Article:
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Annals of emergency medicine

Critical care management of verapamil and diltiazem overdose with a focus on vasopressors: a 25-year experience at a single center.


PMID 23642908

Abstract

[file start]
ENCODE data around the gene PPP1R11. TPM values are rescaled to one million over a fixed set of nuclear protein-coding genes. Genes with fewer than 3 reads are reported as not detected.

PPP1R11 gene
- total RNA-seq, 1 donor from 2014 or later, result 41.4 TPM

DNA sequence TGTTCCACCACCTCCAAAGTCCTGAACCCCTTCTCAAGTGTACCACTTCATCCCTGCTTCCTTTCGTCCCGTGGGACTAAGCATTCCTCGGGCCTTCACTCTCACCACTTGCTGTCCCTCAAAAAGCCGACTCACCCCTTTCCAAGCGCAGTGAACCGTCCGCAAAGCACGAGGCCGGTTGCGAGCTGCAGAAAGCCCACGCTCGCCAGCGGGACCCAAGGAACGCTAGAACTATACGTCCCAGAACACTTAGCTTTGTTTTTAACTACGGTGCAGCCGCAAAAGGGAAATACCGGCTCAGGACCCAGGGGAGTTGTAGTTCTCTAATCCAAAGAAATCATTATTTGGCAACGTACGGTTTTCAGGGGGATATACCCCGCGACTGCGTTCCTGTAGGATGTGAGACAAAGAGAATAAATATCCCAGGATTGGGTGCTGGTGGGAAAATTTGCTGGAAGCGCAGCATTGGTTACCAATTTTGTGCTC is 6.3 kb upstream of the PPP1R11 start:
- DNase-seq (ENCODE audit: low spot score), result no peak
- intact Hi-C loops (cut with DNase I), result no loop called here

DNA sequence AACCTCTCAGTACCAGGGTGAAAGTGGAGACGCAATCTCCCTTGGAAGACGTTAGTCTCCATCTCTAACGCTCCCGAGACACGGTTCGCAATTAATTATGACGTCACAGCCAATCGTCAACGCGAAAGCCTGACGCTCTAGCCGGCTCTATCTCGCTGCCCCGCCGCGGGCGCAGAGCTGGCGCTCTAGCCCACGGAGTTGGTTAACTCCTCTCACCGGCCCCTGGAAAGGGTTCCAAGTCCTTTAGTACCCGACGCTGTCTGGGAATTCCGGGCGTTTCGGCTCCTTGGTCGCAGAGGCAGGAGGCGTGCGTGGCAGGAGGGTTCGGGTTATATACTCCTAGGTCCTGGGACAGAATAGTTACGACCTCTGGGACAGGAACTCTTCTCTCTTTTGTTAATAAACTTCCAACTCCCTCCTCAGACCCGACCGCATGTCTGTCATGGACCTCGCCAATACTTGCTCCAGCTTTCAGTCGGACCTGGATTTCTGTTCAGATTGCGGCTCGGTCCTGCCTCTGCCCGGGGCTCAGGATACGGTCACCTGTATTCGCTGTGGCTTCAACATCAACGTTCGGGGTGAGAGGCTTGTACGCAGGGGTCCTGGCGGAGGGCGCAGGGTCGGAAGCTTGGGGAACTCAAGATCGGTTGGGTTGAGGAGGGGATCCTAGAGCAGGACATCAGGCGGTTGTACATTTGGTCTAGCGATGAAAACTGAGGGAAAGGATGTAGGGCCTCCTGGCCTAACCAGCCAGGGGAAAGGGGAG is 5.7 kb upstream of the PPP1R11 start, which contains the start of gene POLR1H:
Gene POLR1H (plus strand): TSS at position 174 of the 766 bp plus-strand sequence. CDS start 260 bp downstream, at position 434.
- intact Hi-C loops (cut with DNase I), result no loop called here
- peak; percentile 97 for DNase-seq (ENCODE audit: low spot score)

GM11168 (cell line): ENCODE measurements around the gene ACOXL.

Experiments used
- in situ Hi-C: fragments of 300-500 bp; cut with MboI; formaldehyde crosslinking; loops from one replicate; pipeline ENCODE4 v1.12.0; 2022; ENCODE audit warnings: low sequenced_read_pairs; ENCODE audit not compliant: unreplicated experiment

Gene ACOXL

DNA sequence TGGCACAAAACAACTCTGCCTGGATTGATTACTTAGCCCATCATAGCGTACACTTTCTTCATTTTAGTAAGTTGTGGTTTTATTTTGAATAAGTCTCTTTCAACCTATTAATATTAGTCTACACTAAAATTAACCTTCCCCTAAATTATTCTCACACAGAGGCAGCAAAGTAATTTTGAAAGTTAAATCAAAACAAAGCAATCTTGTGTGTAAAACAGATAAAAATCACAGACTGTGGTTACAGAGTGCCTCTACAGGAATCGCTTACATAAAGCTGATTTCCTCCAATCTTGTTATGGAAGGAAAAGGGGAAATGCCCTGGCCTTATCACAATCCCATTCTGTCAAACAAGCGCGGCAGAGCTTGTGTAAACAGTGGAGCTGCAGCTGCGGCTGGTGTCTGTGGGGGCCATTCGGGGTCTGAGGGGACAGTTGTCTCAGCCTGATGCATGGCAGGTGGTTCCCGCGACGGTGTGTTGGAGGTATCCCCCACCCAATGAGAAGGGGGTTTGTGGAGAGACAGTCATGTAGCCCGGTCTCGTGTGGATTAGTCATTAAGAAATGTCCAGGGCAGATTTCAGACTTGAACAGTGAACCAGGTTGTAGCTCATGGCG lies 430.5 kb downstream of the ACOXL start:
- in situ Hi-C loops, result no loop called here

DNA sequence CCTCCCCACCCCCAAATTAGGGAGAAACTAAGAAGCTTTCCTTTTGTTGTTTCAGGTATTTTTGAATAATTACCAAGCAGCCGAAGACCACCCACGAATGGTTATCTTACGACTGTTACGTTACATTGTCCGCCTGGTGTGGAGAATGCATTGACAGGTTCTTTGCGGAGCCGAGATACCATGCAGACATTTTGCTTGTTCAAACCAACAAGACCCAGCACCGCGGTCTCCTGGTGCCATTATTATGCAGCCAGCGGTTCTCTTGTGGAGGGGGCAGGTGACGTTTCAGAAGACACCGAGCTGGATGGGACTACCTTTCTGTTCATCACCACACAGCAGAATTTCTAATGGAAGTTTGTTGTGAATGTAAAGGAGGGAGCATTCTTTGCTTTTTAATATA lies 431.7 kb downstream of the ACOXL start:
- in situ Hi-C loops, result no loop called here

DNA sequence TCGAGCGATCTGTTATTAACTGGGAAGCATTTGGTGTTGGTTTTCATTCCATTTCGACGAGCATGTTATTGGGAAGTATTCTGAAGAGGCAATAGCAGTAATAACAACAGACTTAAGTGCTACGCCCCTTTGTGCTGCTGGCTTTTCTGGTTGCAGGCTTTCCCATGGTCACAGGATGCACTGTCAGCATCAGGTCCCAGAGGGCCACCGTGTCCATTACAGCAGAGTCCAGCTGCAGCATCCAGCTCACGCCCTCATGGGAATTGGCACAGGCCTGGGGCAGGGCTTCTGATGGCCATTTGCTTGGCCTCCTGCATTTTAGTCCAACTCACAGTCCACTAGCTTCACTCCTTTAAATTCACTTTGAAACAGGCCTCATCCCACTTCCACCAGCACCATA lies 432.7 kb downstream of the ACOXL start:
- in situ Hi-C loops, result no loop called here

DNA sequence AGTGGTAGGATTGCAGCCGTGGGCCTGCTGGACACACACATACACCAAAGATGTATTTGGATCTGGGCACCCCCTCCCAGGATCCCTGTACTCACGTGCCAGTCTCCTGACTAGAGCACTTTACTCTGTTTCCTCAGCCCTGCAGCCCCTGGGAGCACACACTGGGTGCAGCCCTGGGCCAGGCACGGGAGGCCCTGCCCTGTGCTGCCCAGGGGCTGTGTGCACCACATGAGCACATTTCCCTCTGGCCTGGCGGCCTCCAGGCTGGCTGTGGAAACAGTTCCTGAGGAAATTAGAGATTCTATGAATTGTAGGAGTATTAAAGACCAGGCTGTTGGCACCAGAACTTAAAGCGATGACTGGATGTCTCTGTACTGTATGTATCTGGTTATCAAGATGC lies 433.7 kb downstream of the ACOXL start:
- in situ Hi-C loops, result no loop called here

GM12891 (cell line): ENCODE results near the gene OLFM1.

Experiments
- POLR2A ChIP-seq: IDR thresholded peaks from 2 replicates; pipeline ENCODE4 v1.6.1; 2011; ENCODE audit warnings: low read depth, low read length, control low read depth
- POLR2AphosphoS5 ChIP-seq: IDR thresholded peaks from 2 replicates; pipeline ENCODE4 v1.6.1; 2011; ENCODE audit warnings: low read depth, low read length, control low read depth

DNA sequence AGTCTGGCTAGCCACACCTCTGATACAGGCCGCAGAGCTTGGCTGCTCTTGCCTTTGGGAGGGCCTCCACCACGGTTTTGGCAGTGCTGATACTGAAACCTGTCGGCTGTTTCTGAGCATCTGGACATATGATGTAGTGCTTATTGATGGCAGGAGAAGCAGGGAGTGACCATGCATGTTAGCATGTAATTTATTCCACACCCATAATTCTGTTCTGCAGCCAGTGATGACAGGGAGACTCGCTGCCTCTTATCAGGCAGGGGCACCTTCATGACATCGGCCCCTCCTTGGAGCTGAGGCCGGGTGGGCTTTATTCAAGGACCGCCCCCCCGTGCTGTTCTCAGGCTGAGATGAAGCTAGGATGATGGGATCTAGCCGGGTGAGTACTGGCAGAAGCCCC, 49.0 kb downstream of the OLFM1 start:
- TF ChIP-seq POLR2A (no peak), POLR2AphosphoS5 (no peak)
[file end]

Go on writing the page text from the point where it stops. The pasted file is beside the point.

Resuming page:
Verapamil or diltiazem overdose can cause severe morbidity and death, and there exist limited human data describing management and outcome of a large number of such patients. This article describes the management and outcome of patients with nondihydropyridine calcium-channel blocker overdose, with an emphasis on vasopressor dosing, at a single center. This study is a retrospective chart review of patients older than 14 years and admitted to the inpatient toxicology service of a single tertiary care medical center for treatment of verapamil or diltiazem overdose from 1987 through 2012, and who had the presence of either drug confirmed by urine drug screening. Patients were identified by review of patient encounter logs. Data abstracted from medical records included demographics, laboratory results, drugs used to support blood pressure, complications, and outcomes. A second group included patients with a reported calcium channel blocker ingestion but for whom results of the urine drug testing were no longer available. In an effort to assess selection bias, this group was included to determine whether patients who were excluded from the primary group only because of unavailability of urine drug screen results had different outcomes. During the study period, 48 patients met inclusion criteria. The median age was 45 years, with a range of 15 to 76 years, and 52% were male patients. Verapamil accounted for 24 of 48 (50%) ingestions. Vasopressors were administered to 33 of 48 (69%) patients. Maximal vasopressor infusion doses were epinephrine 150 μg/minute, dopamine 100 μg/kg per minute, dobutamine 245 μg/kg per minute, isoproterenol 60 μg/minute, phenylephrine 250 μg/minute, and norepinephrine 100 μg/minute. The use of multiple vasopressors was common. Hyperinsulinemic euglycemia was used in 3 patients who also received multiple vasopressors. Eight probable or possible ischemic complications were noted in 5 of 48 (10%) patients. Gastrointestinal bleeding occurred in 3 of 48 (6%) patients; a brain magnetic resonance imaging in 1 patient suggested mild ischemia, without clinical evidence of infarction; 1 patient had ischemic bowel; and 3 patients developed renal failure from acute tubular necrosis, which resolved in each case. Six of the 8 ischemic complications were evident before use of vasopressor therapy. Three patients sustained inhospital cardiac arrest before admission and were successfully resuscitated. Each of these arrests occurred before instituting vasopressor infusions. One patient experienced a late cardiac arrest from primary respiratory arrest from administration of sedatives, and multiple organ system failure followed resuscitation, with death occurring during manipulation of a pulmonary artery catheter. The remaining 47 patients recovered. There were 12 patients in the group of additional poisoned patients for whom results of urine drug screening were unavailable. Four patients were treated with vasopressors, 2 experienced acute tubular necrosis that was present before vasopressor use, and all recovered. In our series of patients admitted with verapamil or diltiazem overdose, hypotension was common and managed with the use of multiple vasopressors and without hyperinsulinemic euglycemia in all but 3 cases. Despite high doses of vasopressors, ischemic complications were the exception and were usually present before use of vasopressors. Death occurred in a single patient whose death was not attributed directly to calcium-channel blocker toxicity. Vasopressor use after verapamil or diltiazem overdose was associated with good clinical outcomes without permanent sequelae.